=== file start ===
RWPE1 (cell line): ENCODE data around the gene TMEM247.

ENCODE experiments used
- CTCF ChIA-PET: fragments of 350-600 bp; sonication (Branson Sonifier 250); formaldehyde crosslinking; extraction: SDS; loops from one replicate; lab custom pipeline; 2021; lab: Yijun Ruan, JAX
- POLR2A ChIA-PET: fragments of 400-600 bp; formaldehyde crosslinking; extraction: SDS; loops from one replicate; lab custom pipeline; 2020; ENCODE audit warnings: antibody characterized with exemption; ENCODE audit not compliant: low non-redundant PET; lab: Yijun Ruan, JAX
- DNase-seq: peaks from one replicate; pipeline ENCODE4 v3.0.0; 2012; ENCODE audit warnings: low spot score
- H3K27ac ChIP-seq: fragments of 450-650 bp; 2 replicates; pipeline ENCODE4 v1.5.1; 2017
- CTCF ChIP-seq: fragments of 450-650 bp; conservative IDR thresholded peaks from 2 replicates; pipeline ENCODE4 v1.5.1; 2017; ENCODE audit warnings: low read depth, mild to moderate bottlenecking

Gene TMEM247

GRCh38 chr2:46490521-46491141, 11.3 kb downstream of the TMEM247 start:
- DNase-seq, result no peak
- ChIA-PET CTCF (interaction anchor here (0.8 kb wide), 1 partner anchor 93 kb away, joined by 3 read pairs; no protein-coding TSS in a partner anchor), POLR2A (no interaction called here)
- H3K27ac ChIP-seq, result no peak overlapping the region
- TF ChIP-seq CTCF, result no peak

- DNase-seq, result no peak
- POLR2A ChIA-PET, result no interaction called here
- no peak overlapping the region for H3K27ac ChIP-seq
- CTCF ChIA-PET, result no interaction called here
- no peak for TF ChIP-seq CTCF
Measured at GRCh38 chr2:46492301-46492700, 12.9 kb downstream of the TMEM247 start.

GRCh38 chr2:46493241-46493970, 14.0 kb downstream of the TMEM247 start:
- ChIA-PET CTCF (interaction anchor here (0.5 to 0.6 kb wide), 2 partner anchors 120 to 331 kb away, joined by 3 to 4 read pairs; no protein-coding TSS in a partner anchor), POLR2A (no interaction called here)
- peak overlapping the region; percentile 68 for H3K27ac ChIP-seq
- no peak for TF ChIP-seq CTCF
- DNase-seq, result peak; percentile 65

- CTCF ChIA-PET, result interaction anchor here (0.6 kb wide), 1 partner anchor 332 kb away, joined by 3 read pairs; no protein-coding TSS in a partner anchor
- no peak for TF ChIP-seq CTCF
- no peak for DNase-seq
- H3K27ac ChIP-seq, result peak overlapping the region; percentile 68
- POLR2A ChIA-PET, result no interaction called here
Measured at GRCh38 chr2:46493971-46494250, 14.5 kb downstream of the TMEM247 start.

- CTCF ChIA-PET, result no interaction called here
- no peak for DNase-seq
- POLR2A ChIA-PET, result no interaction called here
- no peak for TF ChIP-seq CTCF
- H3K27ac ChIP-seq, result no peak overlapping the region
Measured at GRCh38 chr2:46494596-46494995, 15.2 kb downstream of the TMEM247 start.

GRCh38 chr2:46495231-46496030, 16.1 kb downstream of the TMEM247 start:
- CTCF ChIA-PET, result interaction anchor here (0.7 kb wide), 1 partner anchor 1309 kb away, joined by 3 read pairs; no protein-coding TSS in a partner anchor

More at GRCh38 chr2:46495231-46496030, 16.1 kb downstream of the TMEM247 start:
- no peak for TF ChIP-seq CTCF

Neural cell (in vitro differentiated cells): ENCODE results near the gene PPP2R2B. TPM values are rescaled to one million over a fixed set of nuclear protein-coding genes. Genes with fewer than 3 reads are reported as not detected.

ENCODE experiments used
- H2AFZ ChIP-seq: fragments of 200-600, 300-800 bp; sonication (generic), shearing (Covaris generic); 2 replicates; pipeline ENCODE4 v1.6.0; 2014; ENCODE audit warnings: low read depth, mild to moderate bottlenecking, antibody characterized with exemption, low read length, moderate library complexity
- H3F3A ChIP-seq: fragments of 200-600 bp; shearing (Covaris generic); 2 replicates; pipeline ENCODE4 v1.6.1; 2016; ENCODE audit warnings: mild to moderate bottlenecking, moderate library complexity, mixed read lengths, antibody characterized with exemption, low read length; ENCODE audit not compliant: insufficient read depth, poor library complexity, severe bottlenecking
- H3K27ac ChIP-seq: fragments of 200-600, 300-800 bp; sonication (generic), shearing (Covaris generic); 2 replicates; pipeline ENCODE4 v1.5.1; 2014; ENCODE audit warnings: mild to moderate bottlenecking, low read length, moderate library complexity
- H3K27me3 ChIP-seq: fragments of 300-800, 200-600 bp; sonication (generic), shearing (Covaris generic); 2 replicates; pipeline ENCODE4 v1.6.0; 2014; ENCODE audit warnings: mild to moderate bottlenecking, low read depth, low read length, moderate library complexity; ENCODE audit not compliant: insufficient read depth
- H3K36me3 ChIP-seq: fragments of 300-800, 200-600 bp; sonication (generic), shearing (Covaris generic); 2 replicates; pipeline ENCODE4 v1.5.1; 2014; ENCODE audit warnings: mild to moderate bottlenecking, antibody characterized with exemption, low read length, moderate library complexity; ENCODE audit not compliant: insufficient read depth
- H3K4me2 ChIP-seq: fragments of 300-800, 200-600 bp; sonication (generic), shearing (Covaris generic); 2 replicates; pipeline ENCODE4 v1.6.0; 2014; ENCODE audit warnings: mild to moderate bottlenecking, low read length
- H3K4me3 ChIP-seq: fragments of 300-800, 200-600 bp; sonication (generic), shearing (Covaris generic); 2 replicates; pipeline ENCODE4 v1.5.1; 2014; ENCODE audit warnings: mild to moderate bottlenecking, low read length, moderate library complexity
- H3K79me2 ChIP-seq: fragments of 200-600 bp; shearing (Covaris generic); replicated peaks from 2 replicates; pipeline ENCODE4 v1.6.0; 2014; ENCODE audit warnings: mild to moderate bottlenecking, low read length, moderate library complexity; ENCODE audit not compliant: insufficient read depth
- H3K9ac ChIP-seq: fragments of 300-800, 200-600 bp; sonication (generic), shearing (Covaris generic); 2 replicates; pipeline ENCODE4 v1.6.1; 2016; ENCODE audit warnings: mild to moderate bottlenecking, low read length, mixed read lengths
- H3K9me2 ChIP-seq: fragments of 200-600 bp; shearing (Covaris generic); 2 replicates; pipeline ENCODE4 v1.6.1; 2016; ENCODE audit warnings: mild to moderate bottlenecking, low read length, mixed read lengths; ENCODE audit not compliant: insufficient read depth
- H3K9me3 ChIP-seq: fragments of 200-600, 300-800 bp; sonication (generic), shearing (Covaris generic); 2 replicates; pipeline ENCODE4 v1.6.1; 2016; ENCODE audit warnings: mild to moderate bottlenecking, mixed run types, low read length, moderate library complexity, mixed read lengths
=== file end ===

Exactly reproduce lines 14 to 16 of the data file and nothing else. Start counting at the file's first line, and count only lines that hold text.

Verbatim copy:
- DNase-seq, result no peak
- POLR2A ChIA-PET, result no interaction called here
- no peak overlapping the region for H3K27ac ChIP-seq